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Love & Ballet: June 1-2, 7-10

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From the press release:

PACIFIC NORTHWEST BALLET PRESENTS

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June 1 – 10, 2018

Marion Oliver McCaw Hall

321 Mercer Street at Seattle Center

Seattle, WA 98109

Seven Performances Only!

June 1 at 7:30 pm

June 2 at 2:00 and 7:30 pm

June 7 – 9 at 7:30 pm

June 10 at 1:00 pm

SEATTLE, WA  Pacific Northwest Ballet bids adieu to its 45th season – well, not counting the Season Encore performance, the NEXT STEP choreographers’ showcase, and the tour to Paris’s Les Étés de la Danse festival – with LOVE & BALLET. From apparent to abstract, love reveals its diverse faces in this four-pack of contemporary hits. Water is thematic in Christopher Wheeldon’s undulating Tide Harmonic, as well as his divine After the Rain pas de deux. Appassionata, Benjamin Millepied’s tempestuous and tender work for three couples, makes a welcome return, as does Justin Peck’s delightful Year of the Rabbit, an exhilarating rush to the music of Sufjan Stevens. LOVE & BALLET runs for seven performances only, June 1 through 10 at Seattle Center’s Marion Oliver McCaw Hall. Tickets start at $37. For more information, contact the PNB Box Office at 206.441.2424, in person at 301 Mercer Street, or online at PNB.org.

The line-up for LOVE & BALLET will include:

Tide Harmonic

Music: Joby Talbot (Tide Harmonic, 2009; arr. 2013)
Choreography: Christopher Wheeldon
Costume Design: Holly Hynes
Lighting Design: Randall G. Chiarelli
Running Time: 18 minutes
Premiere: May 31, 2013; Pacific Northwest Ballet (40th Anniversary Season) 

The 2013 world premiere of Christopher Wheeldon’s Tide Harmonic was generously underwritten in part by Jeffrey & Susan Brotman.

Christopher Wheeldon’s Tide Harmonic was his first creation for Pacific Northwest Ballet and the fifth Wheeldon ballet to enter the Company’s repertory. Choreographed for four couples, Tide Harmonic is set to a score of the same name by British composer Joby Talbot. Conceived as a dance work, the score has been specially arranged for Wheeldon’s ballet. Talbot describes the music as “…a kind of water symphony that, rather than constructing a poetic or narrative programme inspired by man’s relationship with water, instead focuses on the substance itself, the forces that act upon it, and the energy that flows through and from it.”

Tide Harmonic is the culmination of a long relationship between the choreographer and the artists of Pacific Northwest Ballet. “Having Chris Wheeldon create a ballet for PNB has been a dream of mine since arriving in Seattle,” said Artistic Director Peter Boal. “He has known and admired many of our dancers since his early days choreographing for the students of the School of American Ballet. As a choreographer, his sense of musicality and invention coupled with his knowledge of tradition and design are unparalleled. This was a true highlight of our 40th Anniversary Season.” [Notes by Doug Fullington.]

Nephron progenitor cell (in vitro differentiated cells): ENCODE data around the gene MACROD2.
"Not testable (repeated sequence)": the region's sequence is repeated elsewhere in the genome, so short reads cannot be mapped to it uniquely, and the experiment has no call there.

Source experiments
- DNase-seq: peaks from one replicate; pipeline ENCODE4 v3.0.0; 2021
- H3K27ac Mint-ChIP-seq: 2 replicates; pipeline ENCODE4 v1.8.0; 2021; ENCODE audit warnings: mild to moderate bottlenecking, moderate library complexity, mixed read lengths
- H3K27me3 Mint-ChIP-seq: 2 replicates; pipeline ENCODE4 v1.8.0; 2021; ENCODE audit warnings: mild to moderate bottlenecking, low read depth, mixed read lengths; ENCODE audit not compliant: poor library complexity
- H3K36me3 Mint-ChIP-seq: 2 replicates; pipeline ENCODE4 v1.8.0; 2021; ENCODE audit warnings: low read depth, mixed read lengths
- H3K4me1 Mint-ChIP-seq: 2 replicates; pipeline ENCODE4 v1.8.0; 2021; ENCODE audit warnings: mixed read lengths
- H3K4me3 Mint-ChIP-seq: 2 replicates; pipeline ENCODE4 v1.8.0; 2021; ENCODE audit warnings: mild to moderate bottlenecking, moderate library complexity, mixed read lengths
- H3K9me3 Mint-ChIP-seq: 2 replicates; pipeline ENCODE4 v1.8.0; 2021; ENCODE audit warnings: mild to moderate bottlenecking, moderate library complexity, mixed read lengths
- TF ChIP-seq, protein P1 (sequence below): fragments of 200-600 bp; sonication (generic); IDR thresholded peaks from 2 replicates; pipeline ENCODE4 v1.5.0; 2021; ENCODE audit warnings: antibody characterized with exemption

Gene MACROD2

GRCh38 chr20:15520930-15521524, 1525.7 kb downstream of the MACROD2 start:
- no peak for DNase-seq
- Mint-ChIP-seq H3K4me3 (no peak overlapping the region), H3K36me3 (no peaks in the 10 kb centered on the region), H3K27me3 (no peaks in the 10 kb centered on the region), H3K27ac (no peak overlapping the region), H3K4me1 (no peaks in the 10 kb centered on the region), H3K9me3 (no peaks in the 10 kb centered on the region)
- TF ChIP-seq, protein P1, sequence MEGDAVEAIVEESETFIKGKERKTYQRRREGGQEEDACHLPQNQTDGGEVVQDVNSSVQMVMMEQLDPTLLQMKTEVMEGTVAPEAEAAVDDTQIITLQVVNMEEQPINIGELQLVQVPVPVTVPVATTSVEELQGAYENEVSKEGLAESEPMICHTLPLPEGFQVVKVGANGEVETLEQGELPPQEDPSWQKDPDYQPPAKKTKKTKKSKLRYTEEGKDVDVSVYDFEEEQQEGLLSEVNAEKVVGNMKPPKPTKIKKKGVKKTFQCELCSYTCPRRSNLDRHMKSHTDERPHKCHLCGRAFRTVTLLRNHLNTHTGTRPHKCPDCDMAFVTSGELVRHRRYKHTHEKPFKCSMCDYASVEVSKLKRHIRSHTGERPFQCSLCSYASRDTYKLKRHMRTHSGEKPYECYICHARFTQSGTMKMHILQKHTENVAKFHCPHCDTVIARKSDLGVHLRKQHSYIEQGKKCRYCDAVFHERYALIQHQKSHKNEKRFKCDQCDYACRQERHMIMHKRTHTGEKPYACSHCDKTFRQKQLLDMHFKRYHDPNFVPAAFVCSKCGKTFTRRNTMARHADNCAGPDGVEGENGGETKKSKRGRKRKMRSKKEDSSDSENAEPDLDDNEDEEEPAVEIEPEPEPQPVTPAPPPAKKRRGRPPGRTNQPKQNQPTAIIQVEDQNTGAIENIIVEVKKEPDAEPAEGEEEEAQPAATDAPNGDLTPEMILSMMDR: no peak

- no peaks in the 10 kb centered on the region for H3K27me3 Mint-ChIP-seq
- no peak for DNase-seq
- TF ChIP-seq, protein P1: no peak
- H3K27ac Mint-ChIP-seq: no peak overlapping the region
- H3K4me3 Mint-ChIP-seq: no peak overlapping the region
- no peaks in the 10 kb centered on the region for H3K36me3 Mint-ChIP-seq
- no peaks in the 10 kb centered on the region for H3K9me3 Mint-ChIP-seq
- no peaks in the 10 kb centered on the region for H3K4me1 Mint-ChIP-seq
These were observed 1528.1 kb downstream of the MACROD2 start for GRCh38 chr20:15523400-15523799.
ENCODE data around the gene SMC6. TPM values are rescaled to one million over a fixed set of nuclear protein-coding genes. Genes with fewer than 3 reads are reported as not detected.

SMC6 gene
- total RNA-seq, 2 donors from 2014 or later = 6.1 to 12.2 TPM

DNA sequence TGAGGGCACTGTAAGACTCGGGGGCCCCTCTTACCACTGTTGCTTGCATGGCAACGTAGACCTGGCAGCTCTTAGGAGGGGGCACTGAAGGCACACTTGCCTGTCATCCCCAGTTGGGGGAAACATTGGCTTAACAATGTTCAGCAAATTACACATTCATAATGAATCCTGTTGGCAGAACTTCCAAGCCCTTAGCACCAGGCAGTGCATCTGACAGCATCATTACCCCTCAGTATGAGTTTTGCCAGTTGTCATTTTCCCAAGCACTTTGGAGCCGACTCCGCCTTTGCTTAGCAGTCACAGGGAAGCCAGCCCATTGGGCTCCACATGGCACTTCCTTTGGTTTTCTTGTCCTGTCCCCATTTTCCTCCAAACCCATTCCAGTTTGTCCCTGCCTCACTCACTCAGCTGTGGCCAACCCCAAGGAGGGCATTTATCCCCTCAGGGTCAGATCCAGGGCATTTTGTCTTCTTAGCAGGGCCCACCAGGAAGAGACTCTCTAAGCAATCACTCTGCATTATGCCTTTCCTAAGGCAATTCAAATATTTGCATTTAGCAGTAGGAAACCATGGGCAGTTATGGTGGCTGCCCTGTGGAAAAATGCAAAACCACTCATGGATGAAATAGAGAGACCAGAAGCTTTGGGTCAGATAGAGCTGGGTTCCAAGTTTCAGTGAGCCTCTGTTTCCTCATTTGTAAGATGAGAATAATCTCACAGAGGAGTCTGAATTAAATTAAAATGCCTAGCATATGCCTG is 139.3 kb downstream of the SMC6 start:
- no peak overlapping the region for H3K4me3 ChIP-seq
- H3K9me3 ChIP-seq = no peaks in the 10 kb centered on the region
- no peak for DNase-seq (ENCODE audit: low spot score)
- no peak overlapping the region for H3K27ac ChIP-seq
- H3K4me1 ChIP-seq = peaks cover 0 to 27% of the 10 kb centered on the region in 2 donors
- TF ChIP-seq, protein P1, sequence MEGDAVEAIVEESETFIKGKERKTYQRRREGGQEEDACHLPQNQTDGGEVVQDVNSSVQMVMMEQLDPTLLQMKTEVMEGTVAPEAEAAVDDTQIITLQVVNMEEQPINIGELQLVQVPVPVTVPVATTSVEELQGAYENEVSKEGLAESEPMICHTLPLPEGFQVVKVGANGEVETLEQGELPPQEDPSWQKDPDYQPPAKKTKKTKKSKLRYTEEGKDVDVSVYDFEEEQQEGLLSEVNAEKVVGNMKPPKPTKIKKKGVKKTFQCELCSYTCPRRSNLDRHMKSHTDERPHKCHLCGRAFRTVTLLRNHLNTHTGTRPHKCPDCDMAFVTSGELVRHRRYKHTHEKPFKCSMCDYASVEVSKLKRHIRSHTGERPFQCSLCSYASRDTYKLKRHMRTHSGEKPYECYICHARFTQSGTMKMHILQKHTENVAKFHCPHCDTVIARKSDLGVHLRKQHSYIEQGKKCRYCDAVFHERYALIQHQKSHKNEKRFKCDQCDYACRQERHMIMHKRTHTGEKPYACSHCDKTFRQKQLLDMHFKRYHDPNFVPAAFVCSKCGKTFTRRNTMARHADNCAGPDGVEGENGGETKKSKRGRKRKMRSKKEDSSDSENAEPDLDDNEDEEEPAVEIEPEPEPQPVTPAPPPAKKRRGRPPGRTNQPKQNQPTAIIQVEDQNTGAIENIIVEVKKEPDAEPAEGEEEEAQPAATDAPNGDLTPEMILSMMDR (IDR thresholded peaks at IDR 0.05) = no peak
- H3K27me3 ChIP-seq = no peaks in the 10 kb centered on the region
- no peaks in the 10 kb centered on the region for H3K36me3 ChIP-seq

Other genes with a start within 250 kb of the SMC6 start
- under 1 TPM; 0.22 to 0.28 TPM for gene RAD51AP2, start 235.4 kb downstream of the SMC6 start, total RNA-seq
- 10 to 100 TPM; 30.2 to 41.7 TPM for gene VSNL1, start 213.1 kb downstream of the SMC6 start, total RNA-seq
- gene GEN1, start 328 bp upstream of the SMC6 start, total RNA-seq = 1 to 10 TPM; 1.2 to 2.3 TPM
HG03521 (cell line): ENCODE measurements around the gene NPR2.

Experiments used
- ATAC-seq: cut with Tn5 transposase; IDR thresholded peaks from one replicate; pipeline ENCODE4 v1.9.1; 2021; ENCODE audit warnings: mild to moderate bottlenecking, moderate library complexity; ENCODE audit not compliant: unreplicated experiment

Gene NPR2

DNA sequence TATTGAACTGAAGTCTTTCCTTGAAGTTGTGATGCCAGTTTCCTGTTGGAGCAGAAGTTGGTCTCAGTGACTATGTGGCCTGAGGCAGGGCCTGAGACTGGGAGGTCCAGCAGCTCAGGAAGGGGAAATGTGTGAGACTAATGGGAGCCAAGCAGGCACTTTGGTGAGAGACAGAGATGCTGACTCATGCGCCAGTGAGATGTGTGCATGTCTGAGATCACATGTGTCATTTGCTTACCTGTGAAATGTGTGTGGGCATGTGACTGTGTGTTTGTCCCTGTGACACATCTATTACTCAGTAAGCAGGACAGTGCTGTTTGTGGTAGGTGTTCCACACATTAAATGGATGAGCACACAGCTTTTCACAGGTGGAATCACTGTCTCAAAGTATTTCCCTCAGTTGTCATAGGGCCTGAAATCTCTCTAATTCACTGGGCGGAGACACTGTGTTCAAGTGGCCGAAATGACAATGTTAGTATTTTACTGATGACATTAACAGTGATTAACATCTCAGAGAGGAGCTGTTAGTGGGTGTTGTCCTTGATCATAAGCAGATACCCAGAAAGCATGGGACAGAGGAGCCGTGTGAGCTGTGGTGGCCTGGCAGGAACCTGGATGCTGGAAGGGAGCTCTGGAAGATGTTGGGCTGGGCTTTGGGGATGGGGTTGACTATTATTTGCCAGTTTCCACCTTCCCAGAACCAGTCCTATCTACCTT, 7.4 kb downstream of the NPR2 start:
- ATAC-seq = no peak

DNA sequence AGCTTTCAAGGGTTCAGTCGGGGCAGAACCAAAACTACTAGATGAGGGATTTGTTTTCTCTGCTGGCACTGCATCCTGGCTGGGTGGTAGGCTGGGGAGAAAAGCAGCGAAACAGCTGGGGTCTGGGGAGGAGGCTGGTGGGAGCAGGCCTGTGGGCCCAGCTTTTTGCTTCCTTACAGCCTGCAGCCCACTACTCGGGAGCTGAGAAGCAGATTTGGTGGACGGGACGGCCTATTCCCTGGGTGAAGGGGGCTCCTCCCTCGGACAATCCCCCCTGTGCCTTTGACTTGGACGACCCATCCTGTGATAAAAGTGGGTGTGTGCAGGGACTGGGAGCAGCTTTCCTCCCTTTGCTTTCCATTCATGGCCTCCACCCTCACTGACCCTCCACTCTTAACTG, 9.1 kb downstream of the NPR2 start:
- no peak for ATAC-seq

After the Rain pas de deux©

Music: Arvo Pärt (Spiegel im Spiegel, 1978)
Choreography: Christopher Wheeldon

Staging: Damian Smith
Costume Design: Holly Hynes
Lighting Design: Mark Stanley
Running Time: 8 minutes
Premiere: January 22, 2005; New York City Ballet

PNB Premiere: September 20, 2008

The 2008 Pacific Northwest Ballet premiere of Christopher Wheeldon’s After the Rain pas de deux was generously underwritten by Ernest & Diane Burgess.

Christopher Wheeldon’s pas de deux from After the Rain is the second half of a two-part work, the first of which features an ensemble of three couples dancing to Arvo Pärt’s Tabula Rasa. The following pas de deux is performed to Pärt’s spare and tender duet for piano and violin, Spiegel im Spiegel. The ballerina is dressed in pink and her partner is bare-chested. In a series of unfolding partnering movements, the dancers explore the shifting emotions of their relationship. [Notes compiled by Doug Fullington.]

 

Appassionata

Music: Ludwig van Beethoven (Piano Sonata No. 23 in F minor, Op. 57, “Appassionata,” c. 1804-1806)

Choreography: Benjamin Millepied

Staging: Sebastien Marcovici and Janie Taylor

Scenic and Lighting Design: Lucy Carter

Costume Design: Alessandro Sartori

Lighting Supervision: Emma Jones

Running Time: 24 minutes

Premiere: February 5, 2016; Paris Opera Ballet (originally titled La nuit s’achève)

PNB Premiere: September 23, 2016 (renamed Appassionata)

The 2016 PNB premiere of Benjamin Millepied’s Appassionata was generously underwritten by Jeffrey & Susan Brotman.

Benjamin Millepied’s Appassionata was choreographed for Paris Opera Ballet and premiered in February 2016 with the title La nuit s’achève (“The night ends”). For Pacific Northwest Ballet’s staging, Millepied has renamed the ballet in reference to Beethoven’s iconic, late-classical piano sonata to which the dance for three couples is set. Sonata No. 23 in F minor is one of three celebrated sonatas from Beethoven’s middle period. The music is some of his most technically challenging and the mood is tempestuous; the sonata was composed just after he came to terms with his inevitable hearing loss in 1803. The title “Appassionata” (meaning “passionate” in Italian) was not given to the work during Beethoven’s lifetime, but rather was a label added by the publisher of a four-hand arrangement in 1838.